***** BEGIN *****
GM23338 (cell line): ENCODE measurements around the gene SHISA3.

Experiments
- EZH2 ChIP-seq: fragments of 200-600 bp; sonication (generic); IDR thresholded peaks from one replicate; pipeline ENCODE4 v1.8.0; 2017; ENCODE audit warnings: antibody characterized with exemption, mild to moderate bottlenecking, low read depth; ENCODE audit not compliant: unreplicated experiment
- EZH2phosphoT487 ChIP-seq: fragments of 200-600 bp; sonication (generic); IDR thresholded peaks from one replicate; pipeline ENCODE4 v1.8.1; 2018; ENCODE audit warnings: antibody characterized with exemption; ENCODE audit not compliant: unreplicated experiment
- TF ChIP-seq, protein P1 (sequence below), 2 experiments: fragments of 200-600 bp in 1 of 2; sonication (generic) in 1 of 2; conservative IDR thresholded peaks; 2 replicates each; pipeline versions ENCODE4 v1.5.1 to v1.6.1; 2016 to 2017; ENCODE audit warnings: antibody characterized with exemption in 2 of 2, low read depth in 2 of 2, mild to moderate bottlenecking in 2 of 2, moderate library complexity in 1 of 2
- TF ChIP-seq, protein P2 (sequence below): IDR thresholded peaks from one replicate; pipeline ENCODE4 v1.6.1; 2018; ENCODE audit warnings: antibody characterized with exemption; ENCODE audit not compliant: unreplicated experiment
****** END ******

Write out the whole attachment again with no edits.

GM23338 (cell line): ENCODE measurements around the gene SHISA3.

Experiments
- EZH2 ChIP-seq: fragments of 200-600 bp; sonication (generic); IDR thresholded peaks from one replicate; pipeline ENCODE4 v1.8.0; 2017; ENCODE audit warnings: antibody characterized with exemption, mild to moderate bottlenecking, low read depth; ENCODE audit not compliant: unreplicated experiment
- EZH2phosphoT487 ChIP-seq: fragments of 200-600 bp; sonication (generic); IDR thresholded peaks from one replicate; pipeline ENCODE4 v1.8.1; 2018; ENCODE audit warnings: antibody characterized with exemption; ENCODE audit not compliant: unreplicated experiment
- TF ChIP-seq, protein P1 (sequence below), 2 experiments: fragments of 200-600 bp in 1 of 2; sonication (generic) in 1 of 2; conservative IDR thresholded peaks; 2 replicates each; pipeline versions ENCODE4 v1.5.1 to v1.6.1; 2016 to 2017; ENCODE audit warnings: antibody characterized with exemption in 2 of 2, low read depth in 2 of 2, mild to moderate bottlenecking in 2 of 2, moderate library complexity in 1 of 2
- TF ChIP-seq, protein P2 (sequence below): IDR thresholded peaks from one replicate; pipeline ENCODE4 v1.6.1; 2018; ENCODE audit warnings: antibody characterized with exemption; ENCODE audit not compliant: unreplicated experiment